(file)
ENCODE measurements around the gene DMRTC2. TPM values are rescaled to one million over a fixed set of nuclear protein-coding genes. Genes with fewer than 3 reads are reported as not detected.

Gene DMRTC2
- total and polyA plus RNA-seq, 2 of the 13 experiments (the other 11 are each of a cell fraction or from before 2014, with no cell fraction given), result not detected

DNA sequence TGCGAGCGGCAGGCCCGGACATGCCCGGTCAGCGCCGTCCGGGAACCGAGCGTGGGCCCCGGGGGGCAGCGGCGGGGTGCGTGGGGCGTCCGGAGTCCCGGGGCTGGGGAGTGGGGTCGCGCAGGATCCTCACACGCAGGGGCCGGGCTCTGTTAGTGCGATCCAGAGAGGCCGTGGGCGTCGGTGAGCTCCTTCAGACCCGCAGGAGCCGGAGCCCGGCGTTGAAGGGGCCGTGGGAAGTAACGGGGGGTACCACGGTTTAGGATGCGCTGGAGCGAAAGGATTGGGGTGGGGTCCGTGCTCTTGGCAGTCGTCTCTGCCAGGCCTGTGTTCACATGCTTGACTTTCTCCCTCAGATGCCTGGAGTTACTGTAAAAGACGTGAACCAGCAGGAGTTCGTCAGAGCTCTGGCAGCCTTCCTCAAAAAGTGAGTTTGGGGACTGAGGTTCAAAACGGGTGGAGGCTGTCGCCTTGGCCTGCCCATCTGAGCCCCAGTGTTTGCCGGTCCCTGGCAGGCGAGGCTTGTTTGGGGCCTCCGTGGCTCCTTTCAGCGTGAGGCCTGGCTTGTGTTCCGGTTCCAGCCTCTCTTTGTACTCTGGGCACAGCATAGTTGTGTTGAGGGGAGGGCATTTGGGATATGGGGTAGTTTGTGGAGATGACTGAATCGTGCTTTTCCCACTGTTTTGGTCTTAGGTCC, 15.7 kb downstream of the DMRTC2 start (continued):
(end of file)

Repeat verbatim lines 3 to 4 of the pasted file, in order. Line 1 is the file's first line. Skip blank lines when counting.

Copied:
- total and polyA plus RNA-seq, 2 of the 13 experiments (the other 11 are each of a cell fraction or from before 2014, with no cell fraction given), result not detected

DNA sequence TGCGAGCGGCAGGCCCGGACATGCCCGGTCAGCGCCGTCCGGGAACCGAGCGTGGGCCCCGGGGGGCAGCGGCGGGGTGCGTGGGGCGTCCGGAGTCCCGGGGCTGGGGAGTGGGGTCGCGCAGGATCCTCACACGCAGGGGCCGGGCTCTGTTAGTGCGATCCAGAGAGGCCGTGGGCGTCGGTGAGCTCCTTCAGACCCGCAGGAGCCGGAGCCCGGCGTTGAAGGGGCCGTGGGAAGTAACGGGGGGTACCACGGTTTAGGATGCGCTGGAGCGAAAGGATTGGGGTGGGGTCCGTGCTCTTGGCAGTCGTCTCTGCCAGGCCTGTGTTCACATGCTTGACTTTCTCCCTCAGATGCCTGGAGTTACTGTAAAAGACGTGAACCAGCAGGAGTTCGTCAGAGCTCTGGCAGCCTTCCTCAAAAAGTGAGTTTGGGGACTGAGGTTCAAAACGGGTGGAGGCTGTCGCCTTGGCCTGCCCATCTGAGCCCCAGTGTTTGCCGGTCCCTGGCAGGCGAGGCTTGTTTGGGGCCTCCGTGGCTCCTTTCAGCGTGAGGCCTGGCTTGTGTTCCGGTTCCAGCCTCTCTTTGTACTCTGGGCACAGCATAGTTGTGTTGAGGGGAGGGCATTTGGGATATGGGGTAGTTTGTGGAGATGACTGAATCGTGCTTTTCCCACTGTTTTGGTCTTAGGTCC, 15.7 kb downstream of the DMRTC2 start (continued):